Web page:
Very beautiful bike. I am considering to buy a Flying Pigeon frame, and to modify it in a similar way as the picture above (but only singlespeed). I am concerned about the push rod brakes, which I do not like. Instead, I see this bike has standard V-brakes. Does anybody know how to anchor the V-brakes to the frame? Is it necessary to do anything to the frame, or is it possible to mount V-brakes in a relatively easy way?

My second question about the FP is if the internal diameters of the tubes are standard in order to fit standard seat tubes, stems, handlebars ... and it looks like from the picture the answer is yes. Can anybody confirm, please?

chaadster 03-13-14 02:07 AM

The bike shown above is single speed; do you mean you want multi-speed? If so, there is no derailleur hanger, so you'll need to go hub geared.

this bike has calipers, not V brakes. V's would not be fitted easily.

You should talk to someone like : Flying Pigeon Technical Specifications - Flying Pigeon LA - beautiful bikes for everyday life

FlyingPigeon 03-13-14 02:12 AM

Quote:

Originally Posted by chaadster (Post 16573364)
The bike shown above is single speed; do you mean you want multi-speed? If so, there is no derailleur hanger, so you'll need to go hub geared.

this bike has calipers, not V brakes. V's would not be fitted easily.

You should talk to someone like : Flying Pigeon Technical Specifications - Flying Pigeon LA - beautiful bikes for everyday life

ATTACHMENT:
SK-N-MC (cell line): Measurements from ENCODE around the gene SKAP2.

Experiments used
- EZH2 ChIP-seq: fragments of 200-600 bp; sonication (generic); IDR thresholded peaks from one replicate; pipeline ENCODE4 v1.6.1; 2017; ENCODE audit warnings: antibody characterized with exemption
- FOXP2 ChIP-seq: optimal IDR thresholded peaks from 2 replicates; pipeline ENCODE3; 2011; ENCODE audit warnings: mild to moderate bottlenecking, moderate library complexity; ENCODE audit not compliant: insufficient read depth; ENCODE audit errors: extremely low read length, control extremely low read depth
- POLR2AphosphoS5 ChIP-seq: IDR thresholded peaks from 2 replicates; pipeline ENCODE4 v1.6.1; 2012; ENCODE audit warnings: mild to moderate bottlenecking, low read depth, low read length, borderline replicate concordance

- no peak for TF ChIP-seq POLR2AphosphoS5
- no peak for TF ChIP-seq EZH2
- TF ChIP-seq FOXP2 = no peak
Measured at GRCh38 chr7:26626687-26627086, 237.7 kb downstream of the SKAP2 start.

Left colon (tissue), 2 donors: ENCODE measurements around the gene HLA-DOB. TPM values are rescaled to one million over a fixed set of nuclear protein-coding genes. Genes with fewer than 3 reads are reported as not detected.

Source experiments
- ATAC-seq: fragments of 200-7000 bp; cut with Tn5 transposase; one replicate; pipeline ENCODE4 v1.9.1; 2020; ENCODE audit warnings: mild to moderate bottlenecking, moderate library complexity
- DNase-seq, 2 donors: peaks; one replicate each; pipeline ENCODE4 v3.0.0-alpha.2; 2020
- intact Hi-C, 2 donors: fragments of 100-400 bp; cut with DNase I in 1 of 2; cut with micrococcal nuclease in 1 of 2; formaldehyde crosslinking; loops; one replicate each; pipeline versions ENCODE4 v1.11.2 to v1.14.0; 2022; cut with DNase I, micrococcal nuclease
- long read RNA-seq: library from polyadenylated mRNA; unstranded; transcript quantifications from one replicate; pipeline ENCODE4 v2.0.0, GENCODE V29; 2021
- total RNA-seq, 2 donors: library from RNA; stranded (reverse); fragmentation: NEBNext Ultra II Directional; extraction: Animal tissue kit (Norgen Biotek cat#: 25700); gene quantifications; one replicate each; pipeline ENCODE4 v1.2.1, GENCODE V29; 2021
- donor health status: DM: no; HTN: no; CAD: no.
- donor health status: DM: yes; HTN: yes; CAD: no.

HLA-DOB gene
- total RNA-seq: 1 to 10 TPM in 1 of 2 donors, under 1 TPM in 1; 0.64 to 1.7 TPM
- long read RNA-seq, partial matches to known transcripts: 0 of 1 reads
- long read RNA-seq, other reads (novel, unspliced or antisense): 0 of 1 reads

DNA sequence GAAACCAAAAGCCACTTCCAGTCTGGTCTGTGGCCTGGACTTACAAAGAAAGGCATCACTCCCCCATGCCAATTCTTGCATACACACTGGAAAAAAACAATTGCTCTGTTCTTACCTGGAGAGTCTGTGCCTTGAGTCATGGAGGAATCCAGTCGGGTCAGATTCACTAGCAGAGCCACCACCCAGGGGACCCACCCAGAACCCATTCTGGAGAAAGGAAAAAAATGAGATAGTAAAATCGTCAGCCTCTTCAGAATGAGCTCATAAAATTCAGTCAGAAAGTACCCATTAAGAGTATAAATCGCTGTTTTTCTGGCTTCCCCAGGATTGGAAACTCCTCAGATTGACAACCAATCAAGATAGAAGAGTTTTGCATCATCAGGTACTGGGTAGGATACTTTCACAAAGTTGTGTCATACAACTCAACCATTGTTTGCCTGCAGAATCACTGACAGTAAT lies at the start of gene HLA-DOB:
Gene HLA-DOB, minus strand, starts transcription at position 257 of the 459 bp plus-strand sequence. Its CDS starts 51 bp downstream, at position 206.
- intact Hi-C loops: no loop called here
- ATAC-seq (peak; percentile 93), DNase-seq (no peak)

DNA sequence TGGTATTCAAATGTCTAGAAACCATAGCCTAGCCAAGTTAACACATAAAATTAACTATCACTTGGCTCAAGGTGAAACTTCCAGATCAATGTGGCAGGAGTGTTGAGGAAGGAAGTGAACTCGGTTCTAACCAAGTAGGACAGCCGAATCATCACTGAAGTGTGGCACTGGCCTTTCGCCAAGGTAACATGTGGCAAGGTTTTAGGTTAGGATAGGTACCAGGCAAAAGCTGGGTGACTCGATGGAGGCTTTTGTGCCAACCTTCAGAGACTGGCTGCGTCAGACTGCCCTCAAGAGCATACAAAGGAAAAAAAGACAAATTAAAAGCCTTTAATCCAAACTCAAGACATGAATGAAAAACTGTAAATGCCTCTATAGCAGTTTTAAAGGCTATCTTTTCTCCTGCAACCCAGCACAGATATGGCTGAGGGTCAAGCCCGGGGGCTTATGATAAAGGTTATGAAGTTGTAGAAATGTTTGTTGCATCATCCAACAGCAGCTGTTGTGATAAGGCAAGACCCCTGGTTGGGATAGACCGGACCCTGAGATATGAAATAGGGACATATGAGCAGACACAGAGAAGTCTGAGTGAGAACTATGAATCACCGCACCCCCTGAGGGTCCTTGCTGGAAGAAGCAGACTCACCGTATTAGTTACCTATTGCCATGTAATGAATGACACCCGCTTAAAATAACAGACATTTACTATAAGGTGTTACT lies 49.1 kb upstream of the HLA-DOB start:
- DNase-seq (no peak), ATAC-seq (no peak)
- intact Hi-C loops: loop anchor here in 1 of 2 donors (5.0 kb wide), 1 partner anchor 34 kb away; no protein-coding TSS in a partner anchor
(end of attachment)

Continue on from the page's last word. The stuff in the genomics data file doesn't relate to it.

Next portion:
I thought it was a 3-speed Shimano, due to the comment:

"We had the frame and fenders powdercoated candy-apple red with a silver undercoat, then built it up with 28″ wheels, Schwalbe Delta Cruiser creme tires, Brooks saddle, and a Shimano 3-speed hub"

written at:

The Christmas Pigeon | Joe Bike

I have never tried calipers as brakes. Do they have braking capabilities similar to the V-brakes?

cplager 03-13-14 07:12 AM

Quote:

Originally Posted by masiman (Post 8957896)
Brakes and brake pads are replaceable (assuming they are standard style brakes like cantilevers, V-brakes, etc). Brake pads can make a world of difference. Pedals are replaceable also. Neither are too expensive.

This.

And again, This.

Brake pads can make a huge difference (between well, stopping and colliding screaming into a tree). If brake pads alone don't do it, then upgrading the brakes themselves really ought to get you there (unless there is something fundamentally wrong with the rims).

And pedals are cheap. Lots of us are over 200 lbs and ride with no issues.

chaadster 03-17-14 04:42 AM

Quote:

Originally Posted by FlyingPigeon (Post 16573367)
I thought it was a 3-speed Shimano, due to the comment:

"We had the frame and fenders powdercoated candy-apple red with a silver undercoat, then built it up with 28″ wheels, Schwalbe Delta Cruiser creme tires, Brooks saddle, and a Shimano 3-speed hub"

written at:

The Christmas Pigeon | Joe Bike

I have never tried calipers as brakes. Do they have braking capabilities similar to the V-brakes?

Looking at that picture, I see no way they're getting 3spd out of that bike, but I didn't read the article either. There is no actuator cable visible nor a shifter, and I'm not aware of any 3speed auto or kickback hubs. That tells me the pic is not representing what you read, or the 3spd hub is used, but only as a single speed.

Regarding caliper brakes, although they are not as powerful as V-brakes, they can provide plenty of stopping power. The ones you see in the pic, however, are poor quality and quite weak.

fietsbob 03-17-14 02:03 PM

Not just Dutch style , that is where these are Made. http://www.workcycles.com/

Clever Cycles in Portland OR stocks them.